List of figures

Figure Description

Figure 1

Levels of scenario abstraction (Source: [13])

Figure 2

From abstract to concrete

Figure 3

From concrete to abstract

Figure 4

An illustration of a set of traces accepted by an ASAM OpenSCENARIO model

Figure 5

An illustration of how the set of traces accepted by a scenario is a subset of the composition of the traces accepted by the scenario invocations, which themselves are subsets of the traces accepted by their type scenario.

Figure 6

Different behavior invocation overlappings allowed by overlap kinds equal, start, end, initial, and final

Figure 7

Different behavior invocation overlappings allowed by overlap kinds inside, full, and any

Figure 8

An illustration of minimum and maximum start-to-start offsets

Figure 9

An illustration of an ASAM OpenSCENARIO scenario execution state showing scenario instances and field bindings.

Figure 10

Entity overview

Figure 11

Yaw, pitch, and roll angle in an ISO 8855:2011 compliant coordinate system

Figure 12

Route-based s/t-coordinate system with origin at the beginning of the route

Figure 13

Vehicle coordinate system

Figure 14

Entity overview

Figure 15

Entity overview

Figure 16

Entity overview

Figure 17

Entity overview

Figure 18

Basic junction

Figure 19

Junction routes

Figure 20

A typical crossing

Figure 21

A crossing

Figure 22

Entity overview

Figure 23

Actions that prioritize exact reproduction

Figure 24

Actions that prioritize respecting physical movement constraints

Figure 25

A remain_stationary action

Figure 26

Crossing with line from free space points

Figure 27

Picture of crossing with specified start_angle

Figure 28

Understanding product testing

Figure 29

Recommending scenarios and parameter

Figure 30

Understanding AV/ADAS developer scenarios

Figure 31

Specifying regulation scenarios

Figure 32

Tracing back requirements

Figure 33

Sharing scenarios with other companies

Figure 34

Scenario sharing with auditors and regulators

Figure 35

Sharing scenarios with customers

Figure 36

Including traffic models and agents

Figure 37

Describing real world with scenarios

Figure 38

Creating self-checking scenarios

Figure 39

Creating abstract scenarios for documentation purposes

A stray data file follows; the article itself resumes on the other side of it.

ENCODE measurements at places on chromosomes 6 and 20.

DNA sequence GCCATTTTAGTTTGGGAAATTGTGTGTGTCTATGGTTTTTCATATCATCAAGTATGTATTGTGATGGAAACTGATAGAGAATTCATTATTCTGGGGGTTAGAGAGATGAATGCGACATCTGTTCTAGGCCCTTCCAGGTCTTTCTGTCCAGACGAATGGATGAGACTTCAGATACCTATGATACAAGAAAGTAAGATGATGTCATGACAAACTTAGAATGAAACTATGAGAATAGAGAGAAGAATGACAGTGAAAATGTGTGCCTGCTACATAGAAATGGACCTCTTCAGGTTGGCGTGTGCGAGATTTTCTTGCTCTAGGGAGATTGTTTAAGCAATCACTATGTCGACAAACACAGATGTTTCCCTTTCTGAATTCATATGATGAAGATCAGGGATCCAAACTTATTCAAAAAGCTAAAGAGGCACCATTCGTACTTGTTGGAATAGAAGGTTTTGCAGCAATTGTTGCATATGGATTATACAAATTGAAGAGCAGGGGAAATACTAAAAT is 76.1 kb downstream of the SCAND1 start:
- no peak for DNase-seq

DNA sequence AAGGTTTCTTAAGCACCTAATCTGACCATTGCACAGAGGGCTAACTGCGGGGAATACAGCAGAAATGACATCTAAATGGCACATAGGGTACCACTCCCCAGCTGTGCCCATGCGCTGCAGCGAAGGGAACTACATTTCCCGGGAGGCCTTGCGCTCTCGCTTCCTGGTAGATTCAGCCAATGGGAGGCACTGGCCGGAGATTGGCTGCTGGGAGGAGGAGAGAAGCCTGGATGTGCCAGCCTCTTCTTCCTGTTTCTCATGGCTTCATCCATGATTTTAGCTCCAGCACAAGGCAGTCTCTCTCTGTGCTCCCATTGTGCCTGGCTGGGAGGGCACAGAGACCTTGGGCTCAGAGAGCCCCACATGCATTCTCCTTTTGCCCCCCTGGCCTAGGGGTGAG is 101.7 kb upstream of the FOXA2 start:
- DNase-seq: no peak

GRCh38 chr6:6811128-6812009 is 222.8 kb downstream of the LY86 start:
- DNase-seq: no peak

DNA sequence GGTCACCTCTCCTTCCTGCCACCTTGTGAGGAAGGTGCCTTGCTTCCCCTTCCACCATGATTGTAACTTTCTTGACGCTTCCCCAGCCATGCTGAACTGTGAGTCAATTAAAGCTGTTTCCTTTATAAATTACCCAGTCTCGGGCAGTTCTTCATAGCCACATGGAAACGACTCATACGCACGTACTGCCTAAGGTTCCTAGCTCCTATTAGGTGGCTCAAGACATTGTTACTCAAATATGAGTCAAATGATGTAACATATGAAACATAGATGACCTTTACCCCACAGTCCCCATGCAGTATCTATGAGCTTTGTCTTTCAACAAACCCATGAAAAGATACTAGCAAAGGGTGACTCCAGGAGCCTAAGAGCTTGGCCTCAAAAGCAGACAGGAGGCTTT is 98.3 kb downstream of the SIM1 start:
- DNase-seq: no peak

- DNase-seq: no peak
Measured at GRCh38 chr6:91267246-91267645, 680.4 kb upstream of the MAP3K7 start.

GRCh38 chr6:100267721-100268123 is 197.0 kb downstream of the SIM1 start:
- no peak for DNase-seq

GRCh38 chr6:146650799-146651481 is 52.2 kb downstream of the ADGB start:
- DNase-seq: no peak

Figure 40

Re-utilizing scenarios for research

Figure 41

Deriving a simulation scenario from findings of a SOTIF analysis

Figure 42

Deriving new hazardous events, system insufficiencies or triggering conditions for SOTIF from findings during a simulation run

Figure 43

Replaying different variants of a critical scenario observed on the road in simulation, to derive new SOTIF insights from it.

Figure 44

Evaluating of residual risk because of unknown scenario

Figure 45

Integrating tools from other vendors

Figure 46

Processing and comparing results

Figure 47

Creating natural language scenarios without technical details

Figure 48

Tracing back verification

Figure 49

Workflow for cross-company scenario testing

Figure 50

Creating platform independent scenarios

Figure 51

Tracing back requirements

Figure 52

Specifying a driving mission

Figure 53

Accomplishing driving missions

Figure 54

Converting abstract test descriptions into scenarios

Figure 55

Reuse/combine of scenario elements to avoid copy-paste

Figure 56

Specifying test aspects

Figure 57

Converting between abstraction levels

Figure 58

Using real-world data for scenarios

Figure 59

Performing automated scenario execution

Figure 60

Using different tool chains

Figure 61

Converting abstract to concrete scenarios

Figure 62

Running tests in different environments

Figure 63

Describing test track scenarios

Figure 64

Measuring the verification progress

Figure 65


Figure 66

Re-using constructs, artifacts and libraries

Figure 67


Figure 68

Executing simulations randomly